it is super important for the crew to look up at the slot and see the size and where the leech of the jib is positioned on the spreader


outhaul controls the draft (depth at the deepest point in the sail)
a deep sail creates power and is best to accelerate and get through waves and chop, especially in light air
flat sails are used when acceleration is quick(heavy air conditions) to help point higher
In the lightest of conditions, the draft should be a fist width deep, as the wind increases slowly put on more outhaul to make the main flatter


as the cunningham is tightened the draft moves forward and the leech twists open
0-8 knots
only enough cunningham on where the horizontal wrinkles in the luff of the main go up to the spreader
9+ knots
enough cunningham on where all horizontal wrinkles just disappear


tightens the leech and slightly flattens the sail
In FJs upwind, trim main to section 1, make vang tight, set it and forget it
In 420s upwind, just like the main sheet, needs to be constantly adjusted. In every puff, some comes on, and in every lull it comes off
On the downwind, boom parallel with the top batten

Leech Twist

the top of the main sail twists open when strong winds up high forces the leech to open
twist increases when the sheets are eased, vang is eases and cunningham put on
twist decreases (leech tightens) when main is trimmed, vang is tightened, and cunningham is eased
tighter leech will create better point
looser leech will provide more speed and accelerations

Velocity Made Good (VMG)

The portion of your speed that is taking you directly toward the mark
*A and B are both travelling at 5 knots on opposite tacks at the same place on the course. The dotted line represents the amount of their straight line speed is being used to take them to the mark (VMG).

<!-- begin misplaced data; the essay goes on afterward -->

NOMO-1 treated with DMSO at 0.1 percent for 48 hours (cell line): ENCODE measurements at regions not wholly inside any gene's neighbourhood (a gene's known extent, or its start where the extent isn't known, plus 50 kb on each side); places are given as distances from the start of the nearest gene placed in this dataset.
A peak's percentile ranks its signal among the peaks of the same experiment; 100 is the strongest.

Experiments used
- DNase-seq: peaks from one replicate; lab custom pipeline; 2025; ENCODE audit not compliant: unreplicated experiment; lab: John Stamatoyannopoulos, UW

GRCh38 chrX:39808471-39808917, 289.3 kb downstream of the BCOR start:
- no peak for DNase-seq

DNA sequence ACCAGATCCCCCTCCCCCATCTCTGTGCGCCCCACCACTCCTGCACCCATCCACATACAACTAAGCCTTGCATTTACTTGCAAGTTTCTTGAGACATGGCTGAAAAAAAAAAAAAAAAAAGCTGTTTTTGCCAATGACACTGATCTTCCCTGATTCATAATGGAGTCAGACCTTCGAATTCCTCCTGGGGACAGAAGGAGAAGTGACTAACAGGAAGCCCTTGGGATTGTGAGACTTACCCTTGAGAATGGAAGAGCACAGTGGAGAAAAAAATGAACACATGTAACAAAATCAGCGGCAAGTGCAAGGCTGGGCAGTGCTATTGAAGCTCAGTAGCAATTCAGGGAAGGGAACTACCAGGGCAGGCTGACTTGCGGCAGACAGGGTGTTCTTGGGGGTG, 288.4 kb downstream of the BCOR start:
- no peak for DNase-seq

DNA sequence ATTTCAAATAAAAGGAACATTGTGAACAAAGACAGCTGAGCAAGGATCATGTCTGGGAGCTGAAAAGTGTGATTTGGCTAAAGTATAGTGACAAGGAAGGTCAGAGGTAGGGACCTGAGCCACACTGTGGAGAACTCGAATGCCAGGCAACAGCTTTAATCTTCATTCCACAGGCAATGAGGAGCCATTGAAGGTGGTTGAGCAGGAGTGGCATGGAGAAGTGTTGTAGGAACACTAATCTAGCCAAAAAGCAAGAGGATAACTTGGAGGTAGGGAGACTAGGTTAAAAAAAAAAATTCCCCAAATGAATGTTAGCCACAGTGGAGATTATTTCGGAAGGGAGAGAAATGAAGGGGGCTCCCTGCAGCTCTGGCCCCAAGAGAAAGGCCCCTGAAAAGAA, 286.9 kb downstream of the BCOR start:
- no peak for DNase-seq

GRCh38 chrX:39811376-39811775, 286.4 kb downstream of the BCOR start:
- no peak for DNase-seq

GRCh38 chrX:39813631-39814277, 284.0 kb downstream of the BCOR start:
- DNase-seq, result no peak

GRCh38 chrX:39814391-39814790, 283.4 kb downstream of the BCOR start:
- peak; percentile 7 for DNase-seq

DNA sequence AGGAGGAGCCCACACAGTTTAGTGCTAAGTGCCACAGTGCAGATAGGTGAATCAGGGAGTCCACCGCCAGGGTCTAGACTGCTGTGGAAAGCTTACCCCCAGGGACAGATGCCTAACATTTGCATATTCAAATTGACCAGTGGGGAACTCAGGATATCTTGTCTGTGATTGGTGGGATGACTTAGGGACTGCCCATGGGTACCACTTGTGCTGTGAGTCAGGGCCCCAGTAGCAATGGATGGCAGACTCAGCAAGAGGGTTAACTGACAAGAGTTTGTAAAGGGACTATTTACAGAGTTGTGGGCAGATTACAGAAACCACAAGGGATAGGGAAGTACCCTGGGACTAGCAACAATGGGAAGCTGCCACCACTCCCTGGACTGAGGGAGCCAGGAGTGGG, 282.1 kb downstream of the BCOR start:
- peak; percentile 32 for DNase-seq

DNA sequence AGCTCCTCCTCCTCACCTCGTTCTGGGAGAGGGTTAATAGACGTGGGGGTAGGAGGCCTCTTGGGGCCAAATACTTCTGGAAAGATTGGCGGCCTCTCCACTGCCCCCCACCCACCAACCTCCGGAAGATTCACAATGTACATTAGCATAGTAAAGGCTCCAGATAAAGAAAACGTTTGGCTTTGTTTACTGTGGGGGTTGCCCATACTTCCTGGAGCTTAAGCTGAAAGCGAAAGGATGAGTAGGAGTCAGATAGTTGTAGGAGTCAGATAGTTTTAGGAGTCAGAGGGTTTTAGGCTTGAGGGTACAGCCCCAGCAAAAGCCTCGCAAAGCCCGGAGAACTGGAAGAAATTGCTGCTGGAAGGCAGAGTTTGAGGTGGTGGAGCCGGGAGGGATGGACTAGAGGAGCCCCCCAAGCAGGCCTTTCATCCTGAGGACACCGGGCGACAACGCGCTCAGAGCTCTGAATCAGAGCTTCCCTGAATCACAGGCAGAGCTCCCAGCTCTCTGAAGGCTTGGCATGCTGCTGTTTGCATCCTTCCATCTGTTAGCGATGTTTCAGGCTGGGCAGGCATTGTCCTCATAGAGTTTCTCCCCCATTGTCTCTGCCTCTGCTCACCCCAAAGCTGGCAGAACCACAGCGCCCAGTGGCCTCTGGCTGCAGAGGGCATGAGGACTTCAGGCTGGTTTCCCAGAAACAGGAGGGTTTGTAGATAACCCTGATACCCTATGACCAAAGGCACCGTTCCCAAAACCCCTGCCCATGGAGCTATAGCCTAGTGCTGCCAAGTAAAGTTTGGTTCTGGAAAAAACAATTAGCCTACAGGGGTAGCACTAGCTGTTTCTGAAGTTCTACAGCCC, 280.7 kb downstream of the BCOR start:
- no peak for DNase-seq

This diagram shows the same boat travelling at different angles going upwind. Each angle change is just a degree or two difference: the higher the angle the slower you go but the more you point at the mark. The lower you point the faster you go but you are pointing further away from the mark. Your highest VMG angle is between a high and a low mode but all are necessary.

Boat Handling Drills

Windward Leeward
Short 2 mark course in line with the wind. Sail between the 2 marks doing several tacks and gybes to practice boat handling in an enclosed area.
Diamond Drill
4 marks in the shape of a diamond. Go around the diamond clockwise, round the windward and leeward marks to port, and the side marks to starboard. Around the windward and leeward marks complete a tack and a gybe to completely circle it.
This drill works on boat handling and mark roundings, works especially well in heavy air.
Rabbit Starts
1 specified boat will be the rabbit around a certain point. They will set up to one side of that point depending if they are starting on port or starboard. The rest of the fleet will set up on the opposite side of that point on the opposite tack giving each other plenty of space. On the whistle the rabbit will round the mark to a close hauled course and the rest of the fleet will duck the rabbit so that they are close hauled as they take the rabbits stern. Rabbit tacks after the last boat ducks
The goal is to get the whole fleet full speed on the same ladder rung
Around the World
1 mark will be in the water with a coach boat circling it. All boats will circle around both the mark and the coach boat as it moves in the specified direction.
The goal is to practice boat handling at different angles and correct sail trim.

Complete 15 tacks, 15 gybes and 15 accelerations.